Raccoons Continue to Die en Masse From Viral Illness in Central Park
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Raccoons Continue to Die en Masse From Viral Illness in Central Park


NEW YORK, NY — July 24, 2018

A viral outbreak is now being blamed for the deaths of more than two dozen raccoons in Central Park.

Two of the 26 raccoons found tested positive for the canine distemper virus. According to scientists, the virus doesn’t affect humans but if it's not isolated it can spread to unvaccinated dogs.

“Now I’m freaked out. Holy moly!” said Upper East Sider Bob Cucurullo, 40, who takes walks in the park with his beagle terrier Charlie. “He sees a raccoon once a week, and he goes nuts after it. Now I’ll have to be careful where I let him go.”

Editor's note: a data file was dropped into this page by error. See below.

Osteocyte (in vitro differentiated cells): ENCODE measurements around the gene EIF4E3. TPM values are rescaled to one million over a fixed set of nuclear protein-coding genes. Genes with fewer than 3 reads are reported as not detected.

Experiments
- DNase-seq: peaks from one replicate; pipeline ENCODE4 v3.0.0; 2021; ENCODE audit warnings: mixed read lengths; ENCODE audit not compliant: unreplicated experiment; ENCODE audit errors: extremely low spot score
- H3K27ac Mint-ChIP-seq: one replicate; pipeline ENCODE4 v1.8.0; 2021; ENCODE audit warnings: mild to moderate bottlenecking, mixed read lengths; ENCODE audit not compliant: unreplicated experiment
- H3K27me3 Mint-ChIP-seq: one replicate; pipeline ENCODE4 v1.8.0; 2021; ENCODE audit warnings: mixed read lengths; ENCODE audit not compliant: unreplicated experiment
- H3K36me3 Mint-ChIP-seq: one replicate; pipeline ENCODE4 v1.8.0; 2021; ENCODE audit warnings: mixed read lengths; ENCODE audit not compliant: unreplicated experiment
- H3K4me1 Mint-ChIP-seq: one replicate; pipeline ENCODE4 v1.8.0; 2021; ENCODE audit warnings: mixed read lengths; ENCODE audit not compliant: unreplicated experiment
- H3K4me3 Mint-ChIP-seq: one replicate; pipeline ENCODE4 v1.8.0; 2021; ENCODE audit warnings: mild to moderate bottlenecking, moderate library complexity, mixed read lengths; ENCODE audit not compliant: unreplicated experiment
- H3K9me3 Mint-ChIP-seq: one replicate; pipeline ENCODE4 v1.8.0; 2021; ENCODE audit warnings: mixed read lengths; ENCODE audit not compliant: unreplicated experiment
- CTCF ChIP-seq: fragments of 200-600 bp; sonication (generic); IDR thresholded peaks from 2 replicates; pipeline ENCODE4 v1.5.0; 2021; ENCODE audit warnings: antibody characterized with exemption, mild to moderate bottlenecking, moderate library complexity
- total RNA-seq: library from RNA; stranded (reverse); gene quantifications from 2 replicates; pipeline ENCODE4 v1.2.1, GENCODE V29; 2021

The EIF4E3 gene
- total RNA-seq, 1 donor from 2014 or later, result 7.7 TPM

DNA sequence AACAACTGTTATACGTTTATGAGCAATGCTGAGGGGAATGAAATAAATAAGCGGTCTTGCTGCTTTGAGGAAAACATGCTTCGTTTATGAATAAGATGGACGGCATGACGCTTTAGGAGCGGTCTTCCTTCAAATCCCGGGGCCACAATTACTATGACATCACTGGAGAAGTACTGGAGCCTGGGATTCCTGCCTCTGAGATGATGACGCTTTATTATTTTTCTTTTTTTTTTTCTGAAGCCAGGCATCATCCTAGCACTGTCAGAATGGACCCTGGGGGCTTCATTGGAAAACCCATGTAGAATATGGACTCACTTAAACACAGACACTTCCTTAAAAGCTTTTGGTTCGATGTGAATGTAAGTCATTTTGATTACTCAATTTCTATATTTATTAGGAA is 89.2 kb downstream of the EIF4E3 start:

Most dogs are vaccinated for distemper now. The city makes sure that all dogs and cats get the rabies vaccine, but distemper immunization is only required if pups are going to a boarding or grooming facility.

The latest raccoon corpse was found at East 106th Street and East Drive on Saturday morning.

“They looked like they were circulating, wandering, having spasms,” said Dr. Sally Slavinski, an assistant director at the Health Department. “Some of the raccoons had some sort of nasal discharge.”

According to officials with the city's Health and Parks departments, the raccoons' behavior seems suspicious. They are seemingly tame or confused before losing their coordination, becoming unconscious and sometimes dying. They can also suddenly get aggressive.

Samples from two dead raccoons were sent to a state lab. None of the raccoons have tested positive for rabies so far.

Central Park skunks can get the virus too. So can coyotes, foxes, ferrets and exotic large cats, like the snow leopards at the Central Park Zoo.

Author: USA Really